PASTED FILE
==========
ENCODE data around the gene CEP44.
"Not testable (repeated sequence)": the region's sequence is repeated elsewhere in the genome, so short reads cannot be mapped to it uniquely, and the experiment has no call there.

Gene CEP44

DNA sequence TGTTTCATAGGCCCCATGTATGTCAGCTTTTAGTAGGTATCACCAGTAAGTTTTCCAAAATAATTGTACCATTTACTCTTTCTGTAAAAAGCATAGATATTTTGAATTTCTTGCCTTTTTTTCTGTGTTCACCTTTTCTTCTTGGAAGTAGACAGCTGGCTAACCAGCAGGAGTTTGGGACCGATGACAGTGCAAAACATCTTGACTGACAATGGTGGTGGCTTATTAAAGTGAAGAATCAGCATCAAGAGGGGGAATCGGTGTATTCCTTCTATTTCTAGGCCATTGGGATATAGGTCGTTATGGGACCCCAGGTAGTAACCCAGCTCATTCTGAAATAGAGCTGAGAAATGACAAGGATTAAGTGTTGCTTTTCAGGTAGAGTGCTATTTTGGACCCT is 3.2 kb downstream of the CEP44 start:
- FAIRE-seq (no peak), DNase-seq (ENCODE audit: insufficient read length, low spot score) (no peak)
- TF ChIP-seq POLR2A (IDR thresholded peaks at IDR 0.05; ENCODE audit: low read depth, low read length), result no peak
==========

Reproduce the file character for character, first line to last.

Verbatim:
ENCODE data around the gene CEP44.
"Not testable (repeated sequence)": the region's sequence is repeated elsewhere in the genome, so short reads cannot be mapped to it uniquely, and the experiment has no call there.

Gene CEP44

DNA sequence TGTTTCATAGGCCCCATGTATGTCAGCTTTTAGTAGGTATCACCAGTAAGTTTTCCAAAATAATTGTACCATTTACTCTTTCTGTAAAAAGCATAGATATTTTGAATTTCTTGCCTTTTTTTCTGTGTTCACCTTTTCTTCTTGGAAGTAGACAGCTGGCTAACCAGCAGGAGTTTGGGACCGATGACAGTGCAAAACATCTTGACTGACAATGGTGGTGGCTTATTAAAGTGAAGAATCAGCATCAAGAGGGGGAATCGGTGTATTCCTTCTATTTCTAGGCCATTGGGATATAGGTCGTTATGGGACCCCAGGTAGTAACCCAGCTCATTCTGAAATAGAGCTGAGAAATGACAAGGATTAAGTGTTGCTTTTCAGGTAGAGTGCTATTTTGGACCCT is 3.2 kb downstream of the CEP44 start:
- FAIRE-seq (no peak), DNase-seq (ENCODE audit: insufficient read length, low spot score) (no peak)
- TF ChIP-seq POLR2A (IDR thresholded peaks at IDR 0.05; ENCODE audit: low read depth, low read length), result no peak